To our delight we found a wonderful, affordable spot for a late lunch in Agerola called Jerla as we navigated our way across the mountaintop on the way back to Sorrento.

Getting there required a breathtaking drive through the numerous switchbacks of Strada Statale 366, also referred to as the Via Panoramica, that climbed through the terraced vineyards of San Michele and had incredible views of the Amalfi Coast below.

We each wanted to be in control on this treacherous road. We argued about who got to drive as we sped around the curves, and who was relegated to digging their fingernails into the dashboard.

Til next time, Craig & Donna

Naples – Historic, Gritty and Wonderful

The Italian countryside seemed to extend forever, a wonderful accomplishment for this region of southern Italy that has supported civilization for several millennia, though it ended abruptly when we rounded a highway curve and came to a halt in traffic. Naples, we had arrived.

It wasn’t until we saw Naples from above that we realized the extent of this metropolis.  From our apartment in the historic center of Naples, near the Piazza del Gesù Nuovo, we walked to the daily market along busy streets lined with ancient 17th and 18th century palazzo, once noble homes of the Neapolitan elite, now subdivided into apartments, their fine architectural details often hidden under graffiti, that lined Via Pignasecca.

Vegetable, cheese, meat and especially bountiful seafood vendors were in a constant state of motion readying their stalls and calling aloud what was available.  It was fascinating and gritty with an underlying character of toughness that street life in Naples demands.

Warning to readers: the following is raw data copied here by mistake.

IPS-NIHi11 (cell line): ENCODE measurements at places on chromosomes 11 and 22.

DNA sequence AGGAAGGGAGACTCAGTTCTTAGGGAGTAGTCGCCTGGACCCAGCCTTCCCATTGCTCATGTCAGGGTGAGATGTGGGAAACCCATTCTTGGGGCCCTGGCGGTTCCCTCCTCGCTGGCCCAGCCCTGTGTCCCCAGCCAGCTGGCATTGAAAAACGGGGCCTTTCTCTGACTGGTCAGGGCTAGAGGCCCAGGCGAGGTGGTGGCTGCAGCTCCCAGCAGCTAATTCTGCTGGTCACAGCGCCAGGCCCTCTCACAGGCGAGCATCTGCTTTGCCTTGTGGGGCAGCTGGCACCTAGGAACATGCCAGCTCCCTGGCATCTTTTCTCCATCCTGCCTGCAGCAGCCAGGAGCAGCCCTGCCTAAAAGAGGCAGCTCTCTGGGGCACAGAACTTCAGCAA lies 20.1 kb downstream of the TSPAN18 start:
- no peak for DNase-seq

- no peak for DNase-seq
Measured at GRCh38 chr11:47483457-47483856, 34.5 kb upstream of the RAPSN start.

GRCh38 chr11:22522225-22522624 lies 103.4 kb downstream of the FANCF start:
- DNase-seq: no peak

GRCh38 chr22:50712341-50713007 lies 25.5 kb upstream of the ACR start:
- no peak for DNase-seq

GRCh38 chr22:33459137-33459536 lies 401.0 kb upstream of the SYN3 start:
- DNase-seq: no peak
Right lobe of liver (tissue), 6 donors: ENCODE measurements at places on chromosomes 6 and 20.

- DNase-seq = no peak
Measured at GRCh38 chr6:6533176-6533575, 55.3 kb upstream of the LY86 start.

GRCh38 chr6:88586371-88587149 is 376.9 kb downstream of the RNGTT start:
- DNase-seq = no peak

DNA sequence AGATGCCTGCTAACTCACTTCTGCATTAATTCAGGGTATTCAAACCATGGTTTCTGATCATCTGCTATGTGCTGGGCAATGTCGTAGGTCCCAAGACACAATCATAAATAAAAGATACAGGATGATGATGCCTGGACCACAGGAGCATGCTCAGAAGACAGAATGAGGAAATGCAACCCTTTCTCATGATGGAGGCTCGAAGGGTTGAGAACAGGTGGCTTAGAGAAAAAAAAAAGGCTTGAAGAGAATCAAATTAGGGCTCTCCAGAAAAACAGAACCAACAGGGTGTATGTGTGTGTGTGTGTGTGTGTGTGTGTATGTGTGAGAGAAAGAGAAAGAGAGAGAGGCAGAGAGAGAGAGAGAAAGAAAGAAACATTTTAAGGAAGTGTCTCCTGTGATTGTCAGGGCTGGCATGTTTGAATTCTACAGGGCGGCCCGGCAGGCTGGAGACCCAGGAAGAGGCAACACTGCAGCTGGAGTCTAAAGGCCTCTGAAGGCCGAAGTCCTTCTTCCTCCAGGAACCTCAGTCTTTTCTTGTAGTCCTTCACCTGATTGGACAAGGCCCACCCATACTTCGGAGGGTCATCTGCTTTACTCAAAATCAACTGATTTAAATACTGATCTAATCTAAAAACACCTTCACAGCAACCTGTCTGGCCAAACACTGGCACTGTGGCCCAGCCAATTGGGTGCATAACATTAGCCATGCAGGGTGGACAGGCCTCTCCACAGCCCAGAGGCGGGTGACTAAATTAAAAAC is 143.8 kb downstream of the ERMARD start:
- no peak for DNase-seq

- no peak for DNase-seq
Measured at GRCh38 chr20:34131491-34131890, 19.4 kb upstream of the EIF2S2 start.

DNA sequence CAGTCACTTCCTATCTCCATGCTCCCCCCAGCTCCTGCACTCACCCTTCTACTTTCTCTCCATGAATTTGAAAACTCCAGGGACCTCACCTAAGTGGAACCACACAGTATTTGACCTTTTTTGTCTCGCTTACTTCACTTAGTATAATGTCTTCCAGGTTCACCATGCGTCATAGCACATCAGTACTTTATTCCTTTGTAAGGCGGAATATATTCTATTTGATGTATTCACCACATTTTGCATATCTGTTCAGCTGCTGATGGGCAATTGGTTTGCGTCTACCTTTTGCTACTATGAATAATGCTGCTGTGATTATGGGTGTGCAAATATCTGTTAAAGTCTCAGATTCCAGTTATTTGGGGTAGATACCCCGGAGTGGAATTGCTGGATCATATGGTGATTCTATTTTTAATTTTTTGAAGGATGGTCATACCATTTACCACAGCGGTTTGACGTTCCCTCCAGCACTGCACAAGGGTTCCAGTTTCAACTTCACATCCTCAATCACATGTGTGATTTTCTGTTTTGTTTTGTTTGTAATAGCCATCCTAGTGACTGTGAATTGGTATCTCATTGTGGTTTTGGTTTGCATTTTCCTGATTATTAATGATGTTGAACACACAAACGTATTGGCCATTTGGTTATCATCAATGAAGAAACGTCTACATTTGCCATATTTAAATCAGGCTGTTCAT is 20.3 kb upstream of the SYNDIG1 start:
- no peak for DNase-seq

Everything looked wonderful as we planned dinner in our minds and agreed to return later after our day’s activity; how disappointed we were to find the street all tidied up and swept clean by mid-afternoon.  We consoled ourselves with a purchase of a bottle of Piedirosso Campania, a red Italian wine grape that is a specialty of the region. For two euros it was a good everyday wine. Later in the week we purchased a fresh tuna fillet that was excellent.

The funicular at the Montesanto train station saved us from a long and incredibly steep set of stairs that would have otherwise led us to Castel Sant’Elmo. Its six-pointed star design dates from Spanish rule of the Kingdom of Naples in the 1500’s, and is the highest point on Vomero hill.

The thirteenth century fortress dominates Naples’ skyline and has an incredible panoramic vista of the vast metropolitan area that hugs the Bay of Naples. Mount Vesuvius overshadows the scene that extends past Sorrento to the Isle of Capri.

Under the citadel walls in what was once a wealthy monastery the Certosa e Museo di San Martino exhibits a collection of art and artifacts devoted to the monastery’s and Naples’ history, in richly decorated cloisters. 

Outside the formal gardens, the paths along the cliff edge were a quiet retreat.  If you don’t feel the need to tour another fortress or monastery, the Belvedere San Martino scenic overlook offers the same views and is a very popular place to watch the sunset.